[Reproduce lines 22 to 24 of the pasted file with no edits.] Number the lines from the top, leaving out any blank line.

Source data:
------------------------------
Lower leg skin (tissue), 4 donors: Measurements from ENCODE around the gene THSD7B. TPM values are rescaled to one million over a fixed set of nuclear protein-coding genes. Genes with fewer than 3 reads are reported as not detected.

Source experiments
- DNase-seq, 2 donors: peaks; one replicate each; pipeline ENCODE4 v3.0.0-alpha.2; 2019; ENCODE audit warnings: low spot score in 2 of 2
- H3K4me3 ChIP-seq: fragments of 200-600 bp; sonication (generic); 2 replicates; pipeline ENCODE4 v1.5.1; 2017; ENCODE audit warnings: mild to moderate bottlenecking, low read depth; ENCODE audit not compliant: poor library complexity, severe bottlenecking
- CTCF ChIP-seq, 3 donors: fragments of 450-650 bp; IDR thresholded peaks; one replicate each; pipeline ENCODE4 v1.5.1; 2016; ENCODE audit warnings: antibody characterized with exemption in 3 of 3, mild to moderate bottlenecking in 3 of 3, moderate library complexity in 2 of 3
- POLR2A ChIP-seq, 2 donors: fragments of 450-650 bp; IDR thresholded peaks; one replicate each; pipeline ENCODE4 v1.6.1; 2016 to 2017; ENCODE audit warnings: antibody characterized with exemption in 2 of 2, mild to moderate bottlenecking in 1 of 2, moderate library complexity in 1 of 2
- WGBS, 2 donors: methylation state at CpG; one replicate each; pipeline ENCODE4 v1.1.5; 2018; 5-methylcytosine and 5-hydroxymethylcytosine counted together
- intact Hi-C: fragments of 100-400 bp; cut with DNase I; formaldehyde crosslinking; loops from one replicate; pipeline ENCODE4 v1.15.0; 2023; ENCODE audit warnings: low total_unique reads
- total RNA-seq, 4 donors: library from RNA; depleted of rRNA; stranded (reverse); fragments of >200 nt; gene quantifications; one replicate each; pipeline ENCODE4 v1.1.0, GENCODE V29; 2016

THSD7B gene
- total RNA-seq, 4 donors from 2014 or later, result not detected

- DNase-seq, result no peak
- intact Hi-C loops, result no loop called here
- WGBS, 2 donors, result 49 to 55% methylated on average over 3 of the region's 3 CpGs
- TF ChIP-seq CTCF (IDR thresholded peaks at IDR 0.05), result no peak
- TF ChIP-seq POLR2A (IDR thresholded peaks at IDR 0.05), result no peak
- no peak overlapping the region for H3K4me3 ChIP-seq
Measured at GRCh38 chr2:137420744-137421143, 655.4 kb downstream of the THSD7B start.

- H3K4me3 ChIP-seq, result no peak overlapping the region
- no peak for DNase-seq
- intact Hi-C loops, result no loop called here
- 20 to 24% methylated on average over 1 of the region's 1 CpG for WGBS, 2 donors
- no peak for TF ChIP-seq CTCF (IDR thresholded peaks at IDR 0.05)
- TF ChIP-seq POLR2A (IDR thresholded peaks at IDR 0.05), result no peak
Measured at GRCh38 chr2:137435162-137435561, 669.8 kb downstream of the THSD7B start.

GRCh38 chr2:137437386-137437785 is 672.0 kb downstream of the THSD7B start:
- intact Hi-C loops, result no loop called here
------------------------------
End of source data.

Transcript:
- 20 to 24% methylated on average over 1 of the region's 1 CpG for WGBS, 2 donors
- no peak for TF ChIP-seq CTCF (IDR thresholded peaks at IDR 0.05)
- TF ChIP-seq POLR2A (IDR thresholded peaks at IDR 0.05), result no peak